Stacey was a high school girl with a traumatic past when I met her. She had been abused by a family member repeatedly when she was younger. Then early in her high school years while walking home from a football game she had been hit by a car driven by a classmate at her school. Stacey suffered multiple injuries that had long-term impacts on her physical appearance and abilities. She had deep scars inflicted by others both physically and emotionally. But the heaviest burden she carried each day was the hate, resentment and unforgiveness in her heart. It was tangible, uncontrollable and repelled anyone around her. It was difficult to spend time with her. As I got to know Stacey and she unfolded the tragedy in her life I was overwhelmed with a sense of inadequacy. I could not relate in any way to the depth of pain she had experienced. Anything I had to offer seemed far too little. And many times I found myself avoiding her.
One night as I gave her a ride home and our conversation turned once again to her continued resentment, hatred, bitterness towards not only those who had hurt her but anyone that might associate with them I shared what I had always heard and knew to be true about forgiveness. Until you offer forgiveness to those who hurt you, those who have hurt you will continue to do so. Not by their actions but by your own imprisonment to the bitterness and resentment. Forgiveness is the only way to begin the healing process. The way to receive forgiveness yourself. Those words coming from someone who has never experienced the depth of pain she had experienced were laughable to her and unwelcome. Our words were heated, sharp and brutally honest to one another that night. I wanted Stacey to let go of the hurt and allow forgiveness to penetrate her soul, but she only wanted to hurt those that had hurt her and in her mind the only way to do that was to remain angry with them. I moved away not long after that and time and distance eroded any relationship we had. But I think often of Stacey and that conversation in the car.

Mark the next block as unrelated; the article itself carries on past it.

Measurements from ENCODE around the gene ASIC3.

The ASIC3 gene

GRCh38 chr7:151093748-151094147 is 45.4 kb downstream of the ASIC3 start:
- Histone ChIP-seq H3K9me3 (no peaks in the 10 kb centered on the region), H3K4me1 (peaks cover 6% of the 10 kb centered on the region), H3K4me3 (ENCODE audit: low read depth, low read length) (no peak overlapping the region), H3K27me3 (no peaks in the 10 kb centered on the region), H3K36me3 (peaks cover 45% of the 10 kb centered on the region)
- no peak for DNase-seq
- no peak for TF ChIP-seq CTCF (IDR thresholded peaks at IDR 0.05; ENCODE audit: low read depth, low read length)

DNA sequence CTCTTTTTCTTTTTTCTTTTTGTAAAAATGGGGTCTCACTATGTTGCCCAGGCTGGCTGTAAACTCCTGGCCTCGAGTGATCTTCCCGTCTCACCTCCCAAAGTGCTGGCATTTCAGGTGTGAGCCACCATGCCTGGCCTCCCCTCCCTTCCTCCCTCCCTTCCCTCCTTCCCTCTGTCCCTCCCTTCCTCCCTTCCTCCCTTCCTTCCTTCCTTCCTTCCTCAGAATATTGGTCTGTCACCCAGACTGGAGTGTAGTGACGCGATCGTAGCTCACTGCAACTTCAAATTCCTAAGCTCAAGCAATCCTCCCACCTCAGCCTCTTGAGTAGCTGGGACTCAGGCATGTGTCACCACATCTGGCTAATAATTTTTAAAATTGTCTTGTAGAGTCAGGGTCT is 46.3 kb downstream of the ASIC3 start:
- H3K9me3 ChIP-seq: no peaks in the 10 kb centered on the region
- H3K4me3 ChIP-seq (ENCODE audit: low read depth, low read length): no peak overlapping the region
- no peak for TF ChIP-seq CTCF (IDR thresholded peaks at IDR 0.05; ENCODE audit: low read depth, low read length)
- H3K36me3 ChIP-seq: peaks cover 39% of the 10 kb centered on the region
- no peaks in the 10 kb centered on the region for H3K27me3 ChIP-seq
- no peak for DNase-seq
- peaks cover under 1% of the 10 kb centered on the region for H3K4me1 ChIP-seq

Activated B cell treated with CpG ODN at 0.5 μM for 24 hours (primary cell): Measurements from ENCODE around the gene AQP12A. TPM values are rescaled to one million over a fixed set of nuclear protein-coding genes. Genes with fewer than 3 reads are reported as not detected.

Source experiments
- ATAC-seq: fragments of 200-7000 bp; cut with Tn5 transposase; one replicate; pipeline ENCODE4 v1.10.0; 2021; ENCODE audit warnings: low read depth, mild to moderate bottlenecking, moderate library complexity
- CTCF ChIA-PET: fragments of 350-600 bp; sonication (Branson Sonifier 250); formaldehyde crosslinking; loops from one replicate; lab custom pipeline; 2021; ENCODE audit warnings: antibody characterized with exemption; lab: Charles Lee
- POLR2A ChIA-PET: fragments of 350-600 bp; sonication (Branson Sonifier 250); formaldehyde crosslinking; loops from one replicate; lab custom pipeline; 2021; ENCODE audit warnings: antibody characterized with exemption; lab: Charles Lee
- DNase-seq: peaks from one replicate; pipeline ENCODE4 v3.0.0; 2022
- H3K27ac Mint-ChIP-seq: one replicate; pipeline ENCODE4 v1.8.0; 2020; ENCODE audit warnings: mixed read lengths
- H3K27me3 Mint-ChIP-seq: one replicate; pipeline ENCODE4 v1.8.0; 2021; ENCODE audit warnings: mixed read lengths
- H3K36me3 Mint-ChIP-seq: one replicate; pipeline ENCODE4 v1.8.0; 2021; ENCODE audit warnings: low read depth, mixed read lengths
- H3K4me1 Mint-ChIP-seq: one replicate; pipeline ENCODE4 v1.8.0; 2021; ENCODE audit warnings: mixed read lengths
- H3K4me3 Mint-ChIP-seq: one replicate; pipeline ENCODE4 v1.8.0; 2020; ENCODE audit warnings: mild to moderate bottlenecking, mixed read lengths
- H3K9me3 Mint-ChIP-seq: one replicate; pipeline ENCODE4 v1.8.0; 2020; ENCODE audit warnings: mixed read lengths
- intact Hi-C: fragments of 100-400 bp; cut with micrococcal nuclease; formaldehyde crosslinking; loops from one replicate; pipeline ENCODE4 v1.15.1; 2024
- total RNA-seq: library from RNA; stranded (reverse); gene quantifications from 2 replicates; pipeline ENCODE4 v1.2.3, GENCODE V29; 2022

I have never faced the depth of pain she experienced at the hands of others. And many times I felt that my words were empty because of that. But I do believe that the words I spoke from the scriptures were true and had life of their own to offer her, forgive just as you have been forgiven (Ephesians 4:32). Even this one, if you refuse to forgive others, you heavenly father will not forgive you. (Matt. 6:15) I learned a lot during my friendship with Stacey. I saw the results of refusing to forgive. It was painful to watch and ugly to see. But I also know that forgiveness is hard to offer and not an instant result of saying or hearing the right words. It seems that there are complexities to forgiveness. There are numerous books written on the topic, seminars, counseling sessions and sermons given on forgiveness. And yet all the clarity those resources have to offer fades when someone who has hurt you physically or emotionally asks for forgiveness and you are faced with the emotions raging within and the person standing in front of you.
I hadn’t thought about Stacey in a long time. But when I hear PBS is airing a two-part series Forgiveness: A Time to Love and a Time to Hate April 17 & 24 and read the article about the series I couldn’t help but think about her again and reflect on my own struggles with forgiveness since my encounter with her. Forgiving a child, a spouse, a friend or a co-worker is difficult. But what about a nation that has experienced genocide or apartheid, how does forgiveness look in that situation? Does the depth and magnitude of the pain inflicted and evil endured complicate the question of forgiveness? It seemed to in Stacey’s case.
More to come no doubt.